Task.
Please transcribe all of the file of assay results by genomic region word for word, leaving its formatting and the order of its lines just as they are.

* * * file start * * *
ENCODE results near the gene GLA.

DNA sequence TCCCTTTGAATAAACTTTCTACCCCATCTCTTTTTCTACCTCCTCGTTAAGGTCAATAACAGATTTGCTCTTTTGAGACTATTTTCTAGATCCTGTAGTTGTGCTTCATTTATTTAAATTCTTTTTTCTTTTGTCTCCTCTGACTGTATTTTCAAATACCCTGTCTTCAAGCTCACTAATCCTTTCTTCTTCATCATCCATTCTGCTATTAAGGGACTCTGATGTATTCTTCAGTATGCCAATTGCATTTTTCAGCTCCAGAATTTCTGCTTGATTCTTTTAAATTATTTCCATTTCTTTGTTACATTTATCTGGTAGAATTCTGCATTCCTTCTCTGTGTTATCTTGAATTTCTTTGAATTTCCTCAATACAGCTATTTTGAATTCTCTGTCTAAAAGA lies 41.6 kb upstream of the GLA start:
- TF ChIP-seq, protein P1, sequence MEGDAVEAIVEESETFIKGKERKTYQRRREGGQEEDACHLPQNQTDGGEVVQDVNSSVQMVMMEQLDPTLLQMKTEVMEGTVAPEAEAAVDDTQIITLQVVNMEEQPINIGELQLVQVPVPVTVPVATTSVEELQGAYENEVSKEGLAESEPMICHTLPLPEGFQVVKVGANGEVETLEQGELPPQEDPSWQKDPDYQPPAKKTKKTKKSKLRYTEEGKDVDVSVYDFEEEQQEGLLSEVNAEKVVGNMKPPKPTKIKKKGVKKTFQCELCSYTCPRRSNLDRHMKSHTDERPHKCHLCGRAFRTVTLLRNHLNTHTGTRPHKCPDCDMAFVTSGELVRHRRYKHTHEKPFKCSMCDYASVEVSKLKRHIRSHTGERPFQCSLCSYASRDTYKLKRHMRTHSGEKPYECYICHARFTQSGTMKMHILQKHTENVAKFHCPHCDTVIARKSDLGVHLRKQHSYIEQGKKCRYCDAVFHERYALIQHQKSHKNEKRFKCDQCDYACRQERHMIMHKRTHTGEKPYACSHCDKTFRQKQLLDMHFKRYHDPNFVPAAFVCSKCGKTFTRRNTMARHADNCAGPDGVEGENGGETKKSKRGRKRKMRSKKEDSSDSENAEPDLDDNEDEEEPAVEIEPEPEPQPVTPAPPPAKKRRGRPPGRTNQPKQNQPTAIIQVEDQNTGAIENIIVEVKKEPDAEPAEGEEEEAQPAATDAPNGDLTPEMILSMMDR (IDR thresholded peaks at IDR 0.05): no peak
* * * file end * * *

ENCODE results near the gene GLA.

DNA sequence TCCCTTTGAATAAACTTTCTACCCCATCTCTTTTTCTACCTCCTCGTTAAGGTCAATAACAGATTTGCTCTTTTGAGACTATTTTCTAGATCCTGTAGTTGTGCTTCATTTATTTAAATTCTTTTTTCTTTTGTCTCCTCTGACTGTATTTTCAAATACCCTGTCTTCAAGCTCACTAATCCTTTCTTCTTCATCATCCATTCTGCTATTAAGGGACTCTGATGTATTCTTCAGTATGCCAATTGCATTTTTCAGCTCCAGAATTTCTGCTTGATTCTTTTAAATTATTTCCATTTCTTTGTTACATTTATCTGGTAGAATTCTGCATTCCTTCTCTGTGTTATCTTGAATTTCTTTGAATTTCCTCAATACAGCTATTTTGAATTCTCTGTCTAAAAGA lies 41.6 kb upstream of the GLA start:
- TF ChIP-seq, protein P1, sequence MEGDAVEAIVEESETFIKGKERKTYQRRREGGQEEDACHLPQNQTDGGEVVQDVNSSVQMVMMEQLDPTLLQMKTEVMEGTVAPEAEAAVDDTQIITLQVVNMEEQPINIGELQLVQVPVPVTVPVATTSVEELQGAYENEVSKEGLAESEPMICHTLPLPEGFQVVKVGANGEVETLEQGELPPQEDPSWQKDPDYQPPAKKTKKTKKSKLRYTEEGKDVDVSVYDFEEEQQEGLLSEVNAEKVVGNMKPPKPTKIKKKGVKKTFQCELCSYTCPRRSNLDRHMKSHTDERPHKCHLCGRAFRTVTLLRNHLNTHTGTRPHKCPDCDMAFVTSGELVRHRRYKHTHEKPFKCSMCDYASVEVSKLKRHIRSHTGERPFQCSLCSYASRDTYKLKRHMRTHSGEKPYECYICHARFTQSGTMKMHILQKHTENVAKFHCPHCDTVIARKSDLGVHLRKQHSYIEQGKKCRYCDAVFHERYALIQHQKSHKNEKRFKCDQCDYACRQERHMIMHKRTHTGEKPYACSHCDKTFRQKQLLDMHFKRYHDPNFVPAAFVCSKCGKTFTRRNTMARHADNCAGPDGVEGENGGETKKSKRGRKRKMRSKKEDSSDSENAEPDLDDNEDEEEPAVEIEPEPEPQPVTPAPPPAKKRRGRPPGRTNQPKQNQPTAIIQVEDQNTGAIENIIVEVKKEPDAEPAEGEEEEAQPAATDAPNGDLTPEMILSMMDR (IDR thresholded peaks at IDR 0.05): no peak